In response to "A JavaScript Function Guard"

July 19th, 2010

Angus Croll just wrote a blog post on "function requests [where] the function only gets invoked after you’ve finally stopped requesting it". This started out as a comment over there, but quickly grew a little long, so I am just going to post it here. Go read his post to get a little context, it's worth your time.

I have used this pattern multiple times, but I never realized I should generalize it. Kudos, Angus! Great code; great read.

Now to the nitpicks :)

Angus implemented this utility as a prototype constructor, but my opinion is that using a closure is more elegant. It takes less lines of code to implement, and more importantly, less lines of code to use.

// Angus' version, with a bug
var resizeMonitor = new FunctionGuard(function (event) {
    if (typeof window.onresizeend === "function")
        window.onresizeend(event);
}, 100);
window.onresize = resizeMonitor.run;

But, it's actually worse than that to use, because you must bind the run method to the resizeMonitor object. If you don't then this will refer to the global object, rather than the resizeMonitor.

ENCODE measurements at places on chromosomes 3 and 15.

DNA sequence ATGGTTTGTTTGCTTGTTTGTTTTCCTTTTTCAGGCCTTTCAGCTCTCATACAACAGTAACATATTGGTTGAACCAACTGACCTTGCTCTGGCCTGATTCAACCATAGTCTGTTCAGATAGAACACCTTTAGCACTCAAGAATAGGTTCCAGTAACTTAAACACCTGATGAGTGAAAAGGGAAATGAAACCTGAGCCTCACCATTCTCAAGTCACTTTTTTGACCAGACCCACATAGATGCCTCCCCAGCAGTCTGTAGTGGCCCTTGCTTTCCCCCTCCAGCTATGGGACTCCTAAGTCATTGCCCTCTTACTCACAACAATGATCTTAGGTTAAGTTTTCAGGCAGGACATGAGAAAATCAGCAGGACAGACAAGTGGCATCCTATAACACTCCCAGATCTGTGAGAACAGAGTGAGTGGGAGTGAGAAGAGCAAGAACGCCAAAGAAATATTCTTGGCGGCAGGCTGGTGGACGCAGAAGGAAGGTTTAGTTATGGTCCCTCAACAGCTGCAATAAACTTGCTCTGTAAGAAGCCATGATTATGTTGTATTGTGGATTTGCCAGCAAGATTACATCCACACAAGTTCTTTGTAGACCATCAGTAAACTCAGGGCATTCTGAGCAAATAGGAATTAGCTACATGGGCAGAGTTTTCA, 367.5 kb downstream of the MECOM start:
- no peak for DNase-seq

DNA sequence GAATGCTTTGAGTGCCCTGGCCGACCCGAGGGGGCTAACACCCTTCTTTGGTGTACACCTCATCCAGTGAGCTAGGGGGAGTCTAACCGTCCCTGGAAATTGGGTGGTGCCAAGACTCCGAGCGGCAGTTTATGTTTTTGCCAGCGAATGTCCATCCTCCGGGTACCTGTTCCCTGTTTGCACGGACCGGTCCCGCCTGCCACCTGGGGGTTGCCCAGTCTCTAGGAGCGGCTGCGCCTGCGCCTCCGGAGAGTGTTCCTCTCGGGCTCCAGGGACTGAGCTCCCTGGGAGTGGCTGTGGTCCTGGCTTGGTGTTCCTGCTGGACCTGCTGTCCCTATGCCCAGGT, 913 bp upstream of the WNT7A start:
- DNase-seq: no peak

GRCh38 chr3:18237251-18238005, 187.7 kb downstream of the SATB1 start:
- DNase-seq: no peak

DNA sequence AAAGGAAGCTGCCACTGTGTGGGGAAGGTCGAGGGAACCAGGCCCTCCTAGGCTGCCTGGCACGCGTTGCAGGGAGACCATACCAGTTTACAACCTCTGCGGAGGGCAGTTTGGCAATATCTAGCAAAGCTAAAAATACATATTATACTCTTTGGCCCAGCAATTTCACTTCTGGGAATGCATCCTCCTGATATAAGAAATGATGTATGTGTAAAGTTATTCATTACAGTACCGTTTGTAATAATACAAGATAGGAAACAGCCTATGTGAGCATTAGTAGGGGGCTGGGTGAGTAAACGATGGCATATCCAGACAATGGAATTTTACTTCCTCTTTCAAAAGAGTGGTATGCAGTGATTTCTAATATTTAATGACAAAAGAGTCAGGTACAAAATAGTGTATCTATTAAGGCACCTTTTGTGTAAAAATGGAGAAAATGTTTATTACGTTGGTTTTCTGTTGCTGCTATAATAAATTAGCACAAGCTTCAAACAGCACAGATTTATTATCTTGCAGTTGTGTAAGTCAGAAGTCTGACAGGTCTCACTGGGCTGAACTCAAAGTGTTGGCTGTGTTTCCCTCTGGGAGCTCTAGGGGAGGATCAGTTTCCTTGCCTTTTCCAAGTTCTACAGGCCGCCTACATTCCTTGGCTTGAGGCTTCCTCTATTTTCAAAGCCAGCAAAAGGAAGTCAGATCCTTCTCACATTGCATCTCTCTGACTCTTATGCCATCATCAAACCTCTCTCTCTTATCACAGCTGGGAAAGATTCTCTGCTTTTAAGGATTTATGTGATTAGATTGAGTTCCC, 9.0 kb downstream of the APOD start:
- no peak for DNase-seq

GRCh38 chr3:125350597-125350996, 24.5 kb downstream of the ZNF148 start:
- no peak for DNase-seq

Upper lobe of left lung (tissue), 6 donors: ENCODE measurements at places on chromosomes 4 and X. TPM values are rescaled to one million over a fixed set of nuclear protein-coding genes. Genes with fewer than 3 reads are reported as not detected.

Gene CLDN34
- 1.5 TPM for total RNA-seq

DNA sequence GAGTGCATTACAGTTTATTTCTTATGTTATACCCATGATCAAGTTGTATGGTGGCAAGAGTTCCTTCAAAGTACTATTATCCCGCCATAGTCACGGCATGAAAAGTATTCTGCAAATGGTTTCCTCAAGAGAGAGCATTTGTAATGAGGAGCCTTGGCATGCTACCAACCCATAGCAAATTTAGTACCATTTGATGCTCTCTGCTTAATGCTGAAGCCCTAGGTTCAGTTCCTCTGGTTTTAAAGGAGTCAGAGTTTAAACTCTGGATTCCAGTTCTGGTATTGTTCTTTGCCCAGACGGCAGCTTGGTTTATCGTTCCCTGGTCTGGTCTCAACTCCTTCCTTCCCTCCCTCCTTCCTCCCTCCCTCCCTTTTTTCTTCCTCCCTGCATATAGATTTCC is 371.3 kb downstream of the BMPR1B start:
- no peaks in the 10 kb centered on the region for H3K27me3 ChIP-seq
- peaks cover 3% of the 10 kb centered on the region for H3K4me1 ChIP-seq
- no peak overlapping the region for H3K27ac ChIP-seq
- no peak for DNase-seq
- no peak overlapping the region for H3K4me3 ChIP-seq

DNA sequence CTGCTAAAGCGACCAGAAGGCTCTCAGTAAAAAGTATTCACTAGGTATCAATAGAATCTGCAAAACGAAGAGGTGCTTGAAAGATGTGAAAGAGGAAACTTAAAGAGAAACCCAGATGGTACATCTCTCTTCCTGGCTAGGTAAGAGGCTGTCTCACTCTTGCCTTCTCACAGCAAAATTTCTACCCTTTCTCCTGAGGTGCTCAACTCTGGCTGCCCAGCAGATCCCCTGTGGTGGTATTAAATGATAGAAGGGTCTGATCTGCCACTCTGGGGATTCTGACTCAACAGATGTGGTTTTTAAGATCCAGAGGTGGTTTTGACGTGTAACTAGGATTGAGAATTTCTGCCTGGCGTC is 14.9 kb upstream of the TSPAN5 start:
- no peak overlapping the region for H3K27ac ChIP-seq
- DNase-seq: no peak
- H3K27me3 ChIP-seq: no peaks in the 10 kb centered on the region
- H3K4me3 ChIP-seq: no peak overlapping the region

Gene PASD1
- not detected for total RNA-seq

// Bug-free version
var resizeMonitor = new FunctionGuard(function (event) {
    if (typeof window.onresizeend === "function")
        window.onresizeend(event);
}, 100);
window.onresize = function () {
    resizeMonitor.run.apply(resizeMonitor, arguments);
};

Making this utility a function that returns another function with state hidden in a closure is easier for end-users.

// Same example, using my version
window.onresize = doLastCallAfter(100, function (event) {
    if (typeof window.onresizeend === "function")
        window.onresizeend(event);
});

Simulating an onresizeend event, was definitely a cool example. The first thing that I thought of was to automatically logout an inactive user, and protect their privacy.

var logoutAfterInactivity = doLastCallAfter(600000, function () {
    window.location.href = "http://example.com/logout";
});
document.body.onmousemove = document.body.onkeydown = logoutAfterInactivity;

And finally, here is my implementation.

function doLastCallAfter(quietTime, fn, context /*, fixed args */) {
    context = context || this;
    function slice(thing, i) {
        return Array.prototype.slice.call(thing, i || 0);
    }
    var timer, fixedArgs = slice(arguments, 3);
    return function (/* dynamic args */) {
        var dynamicArgs = slice(arguments);
        if (timer !== undefined) clearTimeout(timer);
        timer = setTimeout(function () {
            fn.apply(context, fixedArgs.concat(dynamicArgs));
        }, quietTime);
    };
}

Awesome utility, Angus!

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